One of the survivors told that their employer had agreed to let the workers resign after six months. But by that time, in late April, the employer reportedly demanded for the six workers to contact their families at home to cough up a ransom of P300,000 each. They also attested to being locked in rooms without food for days. By then, they had already contacted Matalang, whose contact number was given to them by someone who had been able to escape earlier.

“‘Tinali po kami nila ng [wire], nakatayo lang po, 24 hours, hindi puwedeng umupo. Walang kain, wala din pong tulog. Then every day po silang pumapasok, may dala-dalang tubo po tapos doon po, na habang pinapalo po kami, kumukuha sila ng videos po sa amin,” one said in the Malacañang briefing.

(They tied us up with wire, and we stood for 24 hours and could not sit down. We could not eat or sleep. Then, every day they would come inside carrying tubes, and while they battered us, they took videos of us too.)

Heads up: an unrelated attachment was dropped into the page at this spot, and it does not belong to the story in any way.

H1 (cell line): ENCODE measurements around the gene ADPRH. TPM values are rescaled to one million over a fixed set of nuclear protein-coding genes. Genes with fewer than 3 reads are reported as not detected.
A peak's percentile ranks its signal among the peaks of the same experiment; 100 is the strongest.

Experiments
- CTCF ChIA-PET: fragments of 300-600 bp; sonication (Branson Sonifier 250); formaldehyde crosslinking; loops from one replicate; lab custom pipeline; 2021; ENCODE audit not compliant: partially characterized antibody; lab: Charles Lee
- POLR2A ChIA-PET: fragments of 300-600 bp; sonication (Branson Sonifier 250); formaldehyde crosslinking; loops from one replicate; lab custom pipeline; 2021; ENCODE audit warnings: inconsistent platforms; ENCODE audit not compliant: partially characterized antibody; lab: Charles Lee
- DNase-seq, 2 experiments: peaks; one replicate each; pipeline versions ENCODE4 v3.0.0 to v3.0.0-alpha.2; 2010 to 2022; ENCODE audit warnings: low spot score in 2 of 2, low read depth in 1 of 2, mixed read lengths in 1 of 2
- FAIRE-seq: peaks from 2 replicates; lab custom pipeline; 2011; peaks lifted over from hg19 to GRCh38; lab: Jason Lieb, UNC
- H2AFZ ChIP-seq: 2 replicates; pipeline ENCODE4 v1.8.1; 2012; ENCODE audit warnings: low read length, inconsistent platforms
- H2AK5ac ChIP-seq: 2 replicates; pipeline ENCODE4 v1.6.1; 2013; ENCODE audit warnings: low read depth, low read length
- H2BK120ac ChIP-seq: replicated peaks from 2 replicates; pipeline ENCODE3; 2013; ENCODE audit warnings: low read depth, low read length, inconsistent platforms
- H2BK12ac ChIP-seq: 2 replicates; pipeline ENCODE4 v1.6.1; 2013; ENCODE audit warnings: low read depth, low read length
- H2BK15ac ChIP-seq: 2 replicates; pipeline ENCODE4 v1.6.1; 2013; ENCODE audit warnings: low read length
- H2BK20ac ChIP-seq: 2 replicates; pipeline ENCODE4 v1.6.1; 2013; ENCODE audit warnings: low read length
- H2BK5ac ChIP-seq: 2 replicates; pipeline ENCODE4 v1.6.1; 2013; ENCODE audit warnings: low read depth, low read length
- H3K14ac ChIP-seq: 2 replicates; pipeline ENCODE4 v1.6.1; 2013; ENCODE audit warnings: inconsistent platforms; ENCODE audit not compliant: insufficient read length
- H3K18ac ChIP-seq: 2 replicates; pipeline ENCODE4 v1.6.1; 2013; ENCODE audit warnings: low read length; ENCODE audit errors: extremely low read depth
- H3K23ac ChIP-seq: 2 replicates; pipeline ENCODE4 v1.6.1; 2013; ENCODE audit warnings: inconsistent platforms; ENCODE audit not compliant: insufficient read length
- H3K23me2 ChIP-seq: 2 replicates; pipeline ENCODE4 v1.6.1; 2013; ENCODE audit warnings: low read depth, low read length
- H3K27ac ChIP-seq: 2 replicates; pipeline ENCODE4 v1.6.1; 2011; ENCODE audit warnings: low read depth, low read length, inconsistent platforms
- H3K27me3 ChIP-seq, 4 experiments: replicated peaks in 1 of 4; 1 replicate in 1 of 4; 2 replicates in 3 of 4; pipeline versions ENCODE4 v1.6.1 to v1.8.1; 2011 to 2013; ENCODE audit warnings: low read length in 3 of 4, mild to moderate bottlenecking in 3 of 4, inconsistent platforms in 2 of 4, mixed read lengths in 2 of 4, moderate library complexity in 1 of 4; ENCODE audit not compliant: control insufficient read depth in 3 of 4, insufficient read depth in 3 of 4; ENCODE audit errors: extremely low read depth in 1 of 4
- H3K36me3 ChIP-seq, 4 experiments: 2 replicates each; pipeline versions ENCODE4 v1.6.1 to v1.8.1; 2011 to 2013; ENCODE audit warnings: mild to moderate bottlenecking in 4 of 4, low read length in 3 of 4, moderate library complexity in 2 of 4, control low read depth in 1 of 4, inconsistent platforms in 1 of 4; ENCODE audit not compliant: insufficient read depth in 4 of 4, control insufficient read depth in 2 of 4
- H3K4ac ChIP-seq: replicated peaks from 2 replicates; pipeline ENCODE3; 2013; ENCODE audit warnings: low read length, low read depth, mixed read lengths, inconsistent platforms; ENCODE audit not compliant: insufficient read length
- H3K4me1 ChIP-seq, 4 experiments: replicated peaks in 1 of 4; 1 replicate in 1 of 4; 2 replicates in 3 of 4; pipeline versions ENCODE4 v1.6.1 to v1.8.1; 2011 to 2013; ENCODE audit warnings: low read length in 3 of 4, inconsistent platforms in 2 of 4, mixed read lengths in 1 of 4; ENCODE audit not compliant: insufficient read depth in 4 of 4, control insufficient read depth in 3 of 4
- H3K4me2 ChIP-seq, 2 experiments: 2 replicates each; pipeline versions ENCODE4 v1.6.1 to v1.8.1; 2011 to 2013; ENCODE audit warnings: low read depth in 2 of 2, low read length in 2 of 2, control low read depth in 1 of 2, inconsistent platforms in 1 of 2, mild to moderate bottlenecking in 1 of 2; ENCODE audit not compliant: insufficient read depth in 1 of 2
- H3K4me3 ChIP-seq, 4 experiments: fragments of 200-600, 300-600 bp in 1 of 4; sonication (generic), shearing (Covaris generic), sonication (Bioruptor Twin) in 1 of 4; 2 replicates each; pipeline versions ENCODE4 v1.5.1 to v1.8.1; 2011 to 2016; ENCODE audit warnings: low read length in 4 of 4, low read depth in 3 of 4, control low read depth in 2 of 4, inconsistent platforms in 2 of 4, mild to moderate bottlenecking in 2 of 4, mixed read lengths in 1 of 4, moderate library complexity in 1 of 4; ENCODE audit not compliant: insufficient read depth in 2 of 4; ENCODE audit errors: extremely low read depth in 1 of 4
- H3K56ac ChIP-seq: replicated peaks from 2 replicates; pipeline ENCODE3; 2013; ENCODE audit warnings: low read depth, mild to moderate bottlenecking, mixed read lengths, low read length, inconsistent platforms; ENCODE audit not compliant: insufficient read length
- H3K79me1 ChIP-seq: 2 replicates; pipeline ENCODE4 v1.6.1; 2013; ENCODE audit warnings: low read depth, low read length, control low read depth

Only three of the six were able to pay the full ransom. One said that her family sunk in debt just to pay. On top of the ransom, they had to pay 18,000 baht (P29,700) each for “immigration,” Matalang said. This meant their transfer from Myanmar to Mae Sot, a border town on the side of Thailand.

With the help of a Filipino pastor, Matalang and other embassy officials met the group of six at a hotel in Mae Sot on Saturday, May 6.

Doon namin nakita ‘yung parang naging emosyon na parang mga anak natin, or mga kapatid natin [na] nagsusumbong, sabay-sabay magsalita, na gusto isumbong kung ano nangyari sa kanila…. Then ‘yun, actually marami silang pasa sa katawan,” said Matalang.

(That’s where we saw how emotional the the group was, like they were our children or siblings telling on someone, they were speaking at the same time, telling us what happened to them…. And they actually had a lot of bruises on their bodies.)

Casio said that the commission is coordinating with telcos and Meta to create a task force against cybercrime.

“The relevant crimes here are cyber-related, so the executive secretary, through our executive director, capacitated us to basically go after them,” Casio said in a mix of English and Filipino.

The Senate also found that there were cryptocurrency scam hubs in the Philippines as well, not just in Myanmar and Cambodia.

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– with reports from Bea Cupin/

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Michelle Abad

Michelle Abad is a multimedia reporter at Rappler. She covers the rights of women and children, migrant Filipinos, and labor.